While commuting home one gray, winter evening, I had a peculiar experience that twisted my perception of time for a few seconds.
Speeding along, musing about how unburdened my life used to be (before family came along), I had a mental picture of passing my 20-something self, who was driving a car going the opposite direction.
I could almost hear the opening bar of "The Twilight Zone" theme.
A trick of memory, combined with the sensation of being in motion, allowed me to straddle two spaces in time simultaneously.
Scientists, as well as anthropologists and philosophers, keep returning to the conundrum of time (see story). Medical researchers look for specific regions of the brain where they say the perception of time resides. Neurologist Antonio Damasio, writing in Scientific American, emphasizes the importance of one's emotional state to the sense of time passing.
Professor Damasio says the brain generates images at a faster rate when a person is happy (e.g., "time flies when you're having fun") and slows down these images when the person is worried or upset.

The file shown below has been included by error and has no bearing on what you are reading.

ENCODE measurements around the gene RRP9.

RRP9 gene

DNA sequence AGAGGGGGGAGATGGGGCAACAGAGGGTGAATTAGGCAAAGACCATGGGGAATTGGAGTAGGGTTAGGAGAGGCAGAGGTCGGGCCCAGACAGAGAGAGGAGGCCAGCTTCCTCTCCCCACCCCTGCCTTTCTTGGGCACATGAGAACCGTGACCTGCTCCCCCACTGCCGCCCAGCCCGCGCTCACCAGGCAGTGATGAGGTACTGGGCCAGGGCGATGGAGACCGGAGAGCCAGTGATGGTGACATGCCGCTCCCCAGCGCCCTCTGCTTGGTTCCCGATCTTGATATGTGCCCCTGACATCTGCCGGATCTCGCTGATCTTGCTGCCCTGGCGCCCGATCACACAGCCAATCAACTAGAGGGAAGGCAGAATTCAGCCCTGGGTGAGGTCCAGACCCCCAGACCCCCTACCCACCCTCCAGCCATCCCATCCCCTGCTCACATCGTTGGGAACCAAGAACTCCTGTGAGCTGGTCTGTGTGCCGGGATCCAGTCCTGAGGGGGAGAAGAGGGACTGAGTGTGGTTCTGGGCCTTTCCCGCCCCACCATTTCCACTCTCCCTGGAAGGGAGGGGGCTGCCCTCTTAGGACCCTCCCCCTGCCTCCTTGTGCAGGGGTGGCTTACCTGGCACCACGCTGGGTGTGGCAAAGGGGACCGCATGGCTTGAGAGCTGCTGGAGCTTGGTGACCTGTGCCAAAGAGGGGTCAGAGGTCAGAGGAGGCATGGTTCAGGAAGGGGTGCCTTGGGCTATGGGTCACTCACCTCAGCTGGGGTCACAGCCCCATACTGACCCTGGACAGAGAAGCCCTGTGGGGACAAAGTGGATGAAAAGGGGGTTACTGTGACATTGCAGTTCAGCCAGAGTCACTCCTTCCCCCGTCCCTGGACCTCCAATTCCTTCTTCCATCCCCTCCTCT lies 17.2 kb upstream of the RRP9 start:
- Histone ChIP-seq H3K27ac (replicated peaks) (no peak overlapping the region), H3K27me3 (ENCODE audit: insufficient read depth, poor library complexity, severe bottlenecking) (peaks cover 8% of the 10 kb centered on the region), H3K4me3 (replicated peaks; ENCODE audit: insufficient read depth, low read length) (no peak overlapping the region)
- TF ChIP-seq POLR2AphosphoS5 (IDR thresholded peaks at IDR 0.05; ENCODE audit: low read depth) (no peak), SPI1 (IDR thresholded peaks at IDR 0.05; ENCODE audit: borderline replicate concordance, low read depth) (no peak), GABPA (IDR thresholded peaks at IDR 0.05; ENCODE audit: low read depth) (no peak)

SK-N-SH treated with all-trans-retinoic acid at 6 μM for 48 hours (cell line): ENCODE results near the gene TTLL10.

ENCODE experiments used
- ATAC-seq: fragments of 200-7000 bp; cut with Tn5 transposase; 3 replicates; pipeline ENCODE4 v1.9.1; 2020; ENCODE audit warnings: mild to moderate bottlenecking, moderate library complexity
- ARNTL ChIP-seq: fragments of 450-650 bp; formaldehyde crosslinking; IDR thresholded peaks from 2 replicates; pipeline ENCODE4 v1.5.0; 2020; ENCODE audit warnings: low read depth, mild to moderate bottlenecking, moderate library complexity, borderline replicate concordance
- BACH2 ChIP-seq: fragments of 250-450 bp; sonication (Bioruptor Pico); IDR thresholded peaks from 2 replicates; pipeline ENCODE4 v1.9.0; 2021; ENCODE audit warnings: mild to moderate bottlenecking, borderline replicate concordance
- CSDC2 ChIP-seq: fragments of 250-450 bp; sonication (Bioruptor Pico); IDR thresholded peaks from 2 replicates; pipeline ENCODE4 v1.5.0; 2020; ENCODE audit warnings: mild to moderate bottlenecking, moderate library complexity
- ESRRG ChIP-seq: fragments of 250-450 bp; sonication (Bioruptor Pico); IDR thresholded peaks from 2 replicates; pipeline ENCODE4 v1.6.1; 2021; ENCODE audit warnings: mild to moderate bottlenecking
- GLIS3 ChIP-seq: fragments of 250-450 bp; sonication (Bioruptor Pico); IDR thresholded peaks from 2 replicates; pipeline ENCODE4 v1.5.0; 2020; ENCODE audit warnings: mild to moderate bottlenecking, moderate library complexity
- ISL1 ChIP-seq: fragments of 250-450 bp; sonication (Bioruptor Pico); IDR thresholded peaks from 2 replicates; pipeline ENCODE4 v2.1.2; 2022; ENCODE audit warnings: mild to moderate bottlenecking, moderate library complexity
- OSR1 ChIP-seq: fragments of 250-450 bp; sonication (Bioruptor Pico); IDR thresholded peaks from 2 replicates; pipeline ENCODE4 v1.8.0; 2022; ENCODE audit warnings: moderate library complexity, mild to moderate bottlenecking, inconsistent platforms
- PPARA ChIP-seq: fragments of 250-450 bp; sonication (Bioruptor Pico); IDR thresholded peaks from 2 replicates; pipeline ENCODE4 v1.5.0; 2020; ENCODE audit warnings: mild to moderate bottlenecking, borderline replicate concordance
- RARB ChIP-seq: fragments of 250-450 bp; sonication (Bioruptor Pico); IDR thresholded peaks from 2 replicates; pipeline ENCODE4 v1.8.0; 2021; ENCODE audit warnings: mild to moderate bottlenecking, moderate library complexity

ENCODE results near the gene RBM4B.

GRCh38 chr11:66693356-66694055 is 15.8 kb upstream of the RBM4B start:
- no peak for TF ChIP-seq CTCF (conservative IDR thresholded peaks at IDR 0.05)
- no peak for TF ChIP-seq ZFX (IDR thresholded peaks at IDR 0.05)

For me, this research says more about time being a wholly mental construct, independent of "gray matter," than it does about brain studies.
When we're worry-free, the time passes unnoticed, but when we feel pressured or unhappy, time slows measurably.
Attitude plays a large role in how a person views the prospect of aging. One has to chuckle, as I did, at an article in The Times (London) that quoted an elderly woman as saying, "I was 57 and it seemed as if I just went into the kitchen to fix myself a cup of coffee, and when I came out I was 83."